RFC: Can DefaultSignature compile-time conditional APIs be regarded "benign"?

Herbert Valerio Riedel hvr at gnu.org
Sun Nov 11 22:06:42 CET 2012

Henning Thielemann <lemming at henning-thielemann.de> writes:
> On Sun, 11 Nov 2012, Herbert Valerio Riedel wrote:
>> E.g. consider the following hypothetical class definition:
>> 	class Size a where
>> 	  size :: a -> Int
>> 	  default size :: Generic a => a -> Int
>>      size x = ...Generics based implementation...
>> 	#endif
>> Now, if the client code doesn't exploit the default-signature
>> implementation, then the client code is perfectly portable, and even if
>> the conditional API features are available they have no visible effect
>> whatsoever.
>> OTOH, if the client code wants to make use of the default
>> implementation, it needs to be built with a compiler supporting the
>> Generics language feature, and due to a) the library is guaranteed to
>> provide the default-signature implementation as well as soon as the
>> client is able to use it. The client-code is now deliberately
>> non-portable (but on the other hand, the operational semantics are
>> guaranteed to be consistent, as there's only one case to consider)
> That is, if I want to write a package that is portable I have to
> implement 'size' myself. But if I forget to do so then GHC will not
> warn me. That is, I have to know and remember that 'size' is somehow
> special.

 a) If you are allowed to forget to implement 'size', then your type was
    able to provide a 'Generic' instance, how was that instance possible
    to come into existence in the first place?

 b) what if GHC provided something akin to a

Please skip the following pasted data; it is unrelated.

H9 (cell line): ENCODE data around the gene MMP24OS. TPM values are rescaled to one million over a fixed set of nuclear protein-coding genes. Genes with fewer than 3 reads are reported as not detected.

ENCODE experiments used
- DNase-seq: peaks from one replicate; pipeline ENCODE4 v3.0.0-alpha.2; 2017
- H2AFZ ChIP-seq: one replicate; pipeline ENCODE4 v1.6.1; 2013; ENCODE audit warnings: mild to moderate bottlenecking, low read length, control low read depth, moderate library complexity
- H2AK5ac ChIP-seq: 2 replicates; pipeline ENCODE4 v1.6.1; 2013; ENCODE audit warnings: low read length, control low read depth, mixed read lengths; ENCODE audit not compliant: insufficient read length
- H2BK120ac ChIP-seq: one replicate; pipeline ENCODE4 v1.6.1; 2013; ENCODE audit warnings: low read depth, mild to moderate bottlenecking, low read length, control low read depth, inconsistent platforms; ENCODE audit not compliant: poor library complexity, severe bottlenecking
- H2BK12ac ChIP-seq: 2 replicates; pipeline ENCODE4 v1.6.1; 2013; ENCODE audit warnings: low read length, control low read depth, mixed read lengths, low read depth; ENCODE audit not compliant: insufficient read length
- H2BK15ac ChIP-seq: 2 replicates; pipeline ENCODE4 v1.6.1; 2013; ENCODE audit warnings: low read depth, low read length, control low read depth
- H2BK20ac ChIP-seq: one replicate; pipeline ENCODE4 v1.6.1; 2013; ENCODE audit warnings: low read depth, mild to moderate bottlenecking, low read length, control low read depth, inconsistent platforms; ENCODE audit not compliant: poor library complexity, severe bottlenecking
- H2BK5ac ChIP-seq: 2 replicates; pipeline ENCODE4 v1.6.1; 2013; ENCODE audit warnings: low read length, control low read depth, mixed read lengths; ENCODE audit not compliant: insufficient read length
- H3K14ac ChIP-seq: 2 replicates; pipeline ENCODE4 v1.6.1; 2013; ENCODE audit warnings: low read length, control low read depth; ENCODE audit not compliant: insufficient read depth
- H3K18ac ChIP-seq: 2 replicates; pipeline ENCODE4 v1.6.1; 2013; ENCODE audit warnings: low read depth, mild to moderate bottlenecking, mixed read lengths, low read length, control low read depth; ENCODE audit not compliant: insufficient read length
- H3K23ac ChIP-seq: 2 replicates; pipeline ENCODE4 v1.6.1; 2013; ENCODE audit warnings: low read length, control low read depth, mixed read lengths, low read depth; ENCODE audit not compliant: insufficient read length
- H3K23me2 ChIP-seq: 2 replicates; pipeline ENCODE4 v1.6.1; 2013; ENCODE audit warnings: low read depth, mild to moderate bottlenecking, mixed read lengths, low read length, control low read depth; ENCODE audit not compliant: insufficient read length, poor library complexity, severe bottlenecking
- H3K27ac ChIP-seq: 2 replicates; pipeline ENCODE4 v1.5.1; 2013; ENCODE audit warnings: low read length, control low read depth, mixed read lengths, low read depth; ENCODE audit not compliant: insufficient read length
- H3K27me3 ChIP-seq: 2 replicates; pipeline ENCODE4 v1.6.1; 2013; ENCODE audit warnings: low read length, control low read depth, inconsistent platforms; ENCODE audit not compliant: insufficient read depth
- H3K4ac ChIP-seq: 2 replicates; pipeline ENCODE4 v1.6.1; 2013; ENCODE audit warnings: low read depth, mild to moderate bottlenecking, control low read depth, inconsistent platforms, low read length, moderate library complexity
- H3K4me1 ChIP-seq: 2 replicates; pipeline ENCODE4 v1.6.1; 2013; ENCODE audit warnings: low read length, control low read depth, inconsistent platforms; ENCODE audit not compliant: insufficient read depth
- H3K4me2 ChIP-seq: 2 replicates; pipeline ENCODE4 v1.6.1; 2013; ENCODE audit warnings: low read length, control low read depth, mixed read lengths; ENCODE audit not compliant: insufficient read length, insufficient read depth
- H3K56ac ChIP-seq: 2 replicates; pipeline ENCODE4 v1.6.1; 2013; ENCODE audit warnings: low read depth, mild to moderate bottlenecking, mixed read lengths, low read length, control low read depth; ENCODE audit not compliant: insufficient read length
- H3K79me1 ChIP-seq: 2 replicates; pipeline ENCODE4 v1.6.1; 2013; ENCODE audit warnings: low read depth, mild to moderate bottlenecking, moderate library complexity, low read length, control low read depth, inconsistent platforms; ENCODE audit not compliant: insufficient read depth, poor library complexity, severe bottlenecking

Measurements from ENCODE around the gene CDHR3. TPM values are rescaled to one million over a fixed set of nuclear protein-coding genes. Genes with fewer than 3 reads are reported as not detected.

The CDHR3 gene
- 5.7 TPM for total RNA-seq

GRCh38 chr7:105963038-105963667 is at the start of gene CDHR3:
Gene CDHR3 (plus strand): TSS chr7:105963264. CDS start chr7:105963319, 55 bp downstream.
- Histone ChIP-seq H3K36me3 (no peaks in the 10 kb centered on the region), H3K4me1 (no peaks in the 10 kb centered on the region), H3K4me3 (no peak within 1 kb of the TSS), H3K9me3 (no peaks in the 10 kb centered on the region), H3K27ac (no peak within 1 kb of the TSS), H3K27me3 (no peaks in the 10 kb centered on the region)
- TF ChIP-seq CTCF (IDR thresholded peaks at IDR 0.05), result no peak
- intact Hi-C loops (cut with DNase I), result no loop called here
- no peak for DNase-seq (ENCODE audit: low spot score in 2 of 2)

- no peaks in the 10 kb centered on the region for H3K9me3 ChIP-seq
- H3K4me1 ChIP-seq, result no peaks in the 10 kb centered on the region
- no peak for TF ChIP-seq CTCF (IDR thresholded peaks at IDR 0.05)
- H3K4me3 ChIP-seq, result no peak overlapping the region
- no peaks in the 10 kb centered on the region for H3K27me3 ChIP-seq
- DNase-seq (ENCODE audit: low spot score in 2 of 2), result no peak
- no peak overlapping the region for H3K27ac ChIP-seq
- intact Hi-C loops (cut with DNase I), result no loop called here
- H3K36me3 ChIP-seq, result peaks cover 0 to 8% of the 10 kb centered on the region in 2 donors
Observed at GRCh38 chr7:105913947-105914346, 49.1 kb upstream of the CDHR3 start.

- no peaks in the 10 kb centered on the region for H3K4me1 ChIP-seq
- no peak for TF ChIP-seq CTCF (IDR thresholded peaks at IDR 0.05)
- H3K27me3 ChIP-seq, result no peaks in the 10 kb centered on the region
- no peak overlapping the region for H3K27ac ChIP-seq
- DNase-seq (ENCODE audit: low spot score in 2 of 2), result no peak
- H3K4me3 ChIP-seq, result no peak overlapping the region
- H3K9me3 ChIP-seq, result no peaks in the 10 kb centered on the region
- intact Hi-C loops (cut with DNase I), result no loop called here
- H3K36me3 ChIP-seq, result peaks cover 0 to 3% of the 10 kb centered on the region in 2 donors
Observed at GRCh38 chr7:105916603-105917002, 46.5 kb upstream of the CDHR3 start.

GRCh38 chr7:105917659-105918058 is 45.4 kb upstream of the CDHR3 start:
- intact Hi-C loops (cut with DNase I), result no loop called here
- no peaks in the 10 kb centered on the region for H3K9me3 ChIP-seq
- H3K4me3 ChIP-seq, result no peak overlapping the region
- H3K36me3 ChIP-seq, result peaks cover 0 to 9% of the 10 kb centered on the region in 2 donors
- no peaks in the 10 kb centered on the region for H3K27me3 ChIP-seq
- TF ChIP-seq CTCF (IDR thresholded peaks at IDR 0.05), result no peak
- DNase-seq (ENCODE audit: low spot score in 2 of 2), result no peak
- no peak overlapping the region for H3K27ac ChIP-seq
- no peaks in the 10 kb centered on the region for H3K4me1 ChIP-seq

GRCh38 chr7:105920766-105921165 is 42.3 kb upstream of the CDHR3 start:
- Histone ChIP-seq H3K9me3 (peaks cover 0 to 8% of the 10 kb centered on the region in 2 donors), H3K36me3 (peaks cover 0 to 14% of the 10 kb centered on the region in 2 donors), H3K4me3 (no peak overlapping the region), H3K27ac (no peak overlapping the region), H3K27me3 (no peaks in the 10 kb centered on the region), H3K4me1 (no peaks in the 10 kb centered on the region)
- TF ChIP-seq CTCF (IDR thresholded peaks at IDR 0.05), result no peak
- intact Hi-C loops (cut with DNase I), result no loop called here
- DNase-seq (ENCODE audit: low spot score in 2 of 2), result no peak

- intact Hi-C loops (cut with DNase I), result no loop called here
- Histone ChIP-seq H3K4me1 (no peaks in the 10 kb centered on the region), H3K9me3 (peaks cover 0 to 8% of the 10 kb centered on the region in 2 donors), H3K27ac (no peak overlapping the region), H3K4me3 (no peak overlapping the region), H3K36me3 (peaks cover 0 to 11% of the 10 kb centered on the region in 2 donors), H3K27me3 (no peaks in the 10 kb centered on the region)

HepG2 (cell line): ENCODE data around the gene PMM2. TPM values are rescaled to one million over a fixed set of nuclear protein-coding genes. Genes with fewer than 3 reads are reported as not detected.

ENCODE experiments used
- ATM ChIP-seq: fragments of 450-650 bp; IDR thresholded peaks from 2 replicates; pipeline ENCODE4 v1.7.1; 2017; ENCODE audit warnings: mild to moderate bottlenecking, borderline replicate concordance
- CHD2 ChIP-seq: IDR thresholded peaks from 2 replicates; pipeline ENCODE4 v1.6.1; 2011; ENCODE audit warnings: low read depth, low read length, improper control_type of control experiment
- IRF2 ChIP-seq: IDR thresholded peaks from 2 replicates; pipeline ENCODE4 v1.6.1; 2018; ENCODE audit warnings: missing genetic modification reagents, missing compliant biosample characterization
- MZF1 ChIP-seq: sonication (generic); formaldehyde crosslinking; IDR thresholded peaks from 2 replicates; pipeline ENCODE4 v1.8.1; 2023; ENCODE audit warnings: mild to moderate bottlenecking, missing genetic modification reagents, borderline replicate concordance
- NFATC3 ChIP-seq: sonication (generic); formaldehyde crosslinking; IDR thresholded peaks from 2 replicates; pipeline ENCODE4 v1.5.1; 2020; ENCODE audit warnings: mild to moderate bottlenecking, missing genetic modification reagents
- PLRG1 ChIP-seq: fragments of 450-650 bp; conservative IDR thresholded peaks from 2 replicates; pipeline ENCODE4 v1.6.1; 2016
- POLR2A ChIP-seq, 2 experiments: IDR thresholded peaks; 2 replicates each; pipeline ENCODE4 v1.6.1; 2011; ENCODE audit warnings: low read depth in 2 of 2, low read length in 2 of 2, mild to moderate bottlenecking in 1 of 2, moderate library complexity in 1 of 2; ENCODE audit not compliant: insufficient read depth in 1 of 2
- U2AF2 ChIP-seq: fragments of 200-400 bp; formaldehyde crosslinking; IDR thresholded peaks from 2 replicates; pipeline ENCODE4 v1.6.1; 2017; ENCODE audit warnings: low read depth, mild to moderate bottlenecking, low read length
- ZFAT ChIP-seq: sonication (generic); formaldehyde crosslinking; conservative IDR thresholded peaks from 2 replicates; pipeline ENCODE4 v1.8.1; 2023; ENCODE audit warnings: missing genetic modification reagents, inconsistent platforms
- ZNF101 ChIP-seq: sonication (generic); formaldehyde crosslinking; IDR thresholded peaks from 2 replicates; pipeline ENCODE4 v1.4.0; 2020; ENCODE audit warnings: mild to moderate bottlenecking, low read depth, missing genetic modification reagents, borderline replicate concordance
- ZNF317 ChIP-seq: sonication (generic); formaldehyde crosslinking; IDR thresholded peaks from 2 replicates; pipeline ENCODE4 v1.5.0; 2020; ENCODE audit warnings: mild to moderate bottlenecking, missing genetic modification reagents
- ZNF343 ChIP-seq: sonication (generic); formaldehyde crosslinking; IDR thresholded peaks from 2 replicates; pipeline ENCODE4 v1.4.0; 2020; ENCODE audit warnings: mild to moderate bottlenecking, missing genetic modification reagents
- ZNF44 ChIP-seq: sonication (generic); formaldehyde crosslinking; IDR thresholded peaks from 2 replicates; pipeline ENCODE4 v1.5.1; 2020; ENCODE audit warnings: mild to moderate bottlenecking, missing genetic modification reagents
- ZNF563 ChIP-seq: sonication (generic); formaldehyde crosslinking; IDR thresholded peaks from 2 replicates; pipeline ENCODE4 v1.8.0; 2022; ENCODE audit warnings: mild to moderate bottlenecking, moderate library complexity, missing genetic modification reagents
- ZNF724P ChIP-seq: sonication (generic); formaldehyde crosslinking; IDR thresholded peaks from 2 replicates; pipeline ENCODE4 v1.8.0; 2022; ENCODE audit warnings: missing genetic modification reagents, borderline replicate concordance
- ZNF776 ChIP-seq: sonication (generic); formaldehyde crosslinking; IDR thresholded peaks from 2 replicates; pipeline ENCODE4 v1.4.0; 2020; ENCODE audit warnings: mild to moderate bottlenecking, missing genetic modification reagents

-fwarn-instantiate-default-signatures GHC option, which might even
    be turned on by default?

 c) what if GHC behaved like outlined in
    http://hackage.haskell.org/trac/ghc/ticket/7395#comment:7 instead?

> APIs that change according to available compiler features are more
> problematic than they look first. E.g. QuickCheck depends on
> TemplateHaskell if you run on GHC. That is, if you run on GHC then a
> module is included that provides TemplateHaskell functions. If you do
> not run on GHC this module is not included because you cannot use it
> anyway. However, this way QuickCheck becomes restricted to certain
> _versions_ of GHC, because TemplateHaskell changes from version to
> version of GHC. Thus when speaking about portability, we should always
> think about portability between GHC versions. (My proposal for a quote
> of the week is: GHC's strongest competitor is the next version of
> GHC.) Will the Generics based default implementation of 'size' be
> portable to future version of Generics?

Fair enough, but breakage with newer GHCs can also happen when staying
in the pure Haskell98/2010 domain (just think of the Num/Show/Eq
superclass decoupling that occured in recent GHC versions). That is, for
Haskell libraries there's always the risk needing maintainance when a
new GHC version comes out. (But I'm not arguing this to be a good thing

> For a central package like deepseq I would prefer to provide functions
> like genericSize that other libraries can use if they want to rely on
> Generics. They would then write
>   instance Size Foo where
>      size = genericSize
> instead of
>   instance Size Foo where
> This would be ok, wouldn't it?

Are you preferring 'genericSize' to avoid the implicity that comes with
DefaultSignatures, and the resulting risk of inadvertently writing
non-portable code because GHC currently doesn't warn you?

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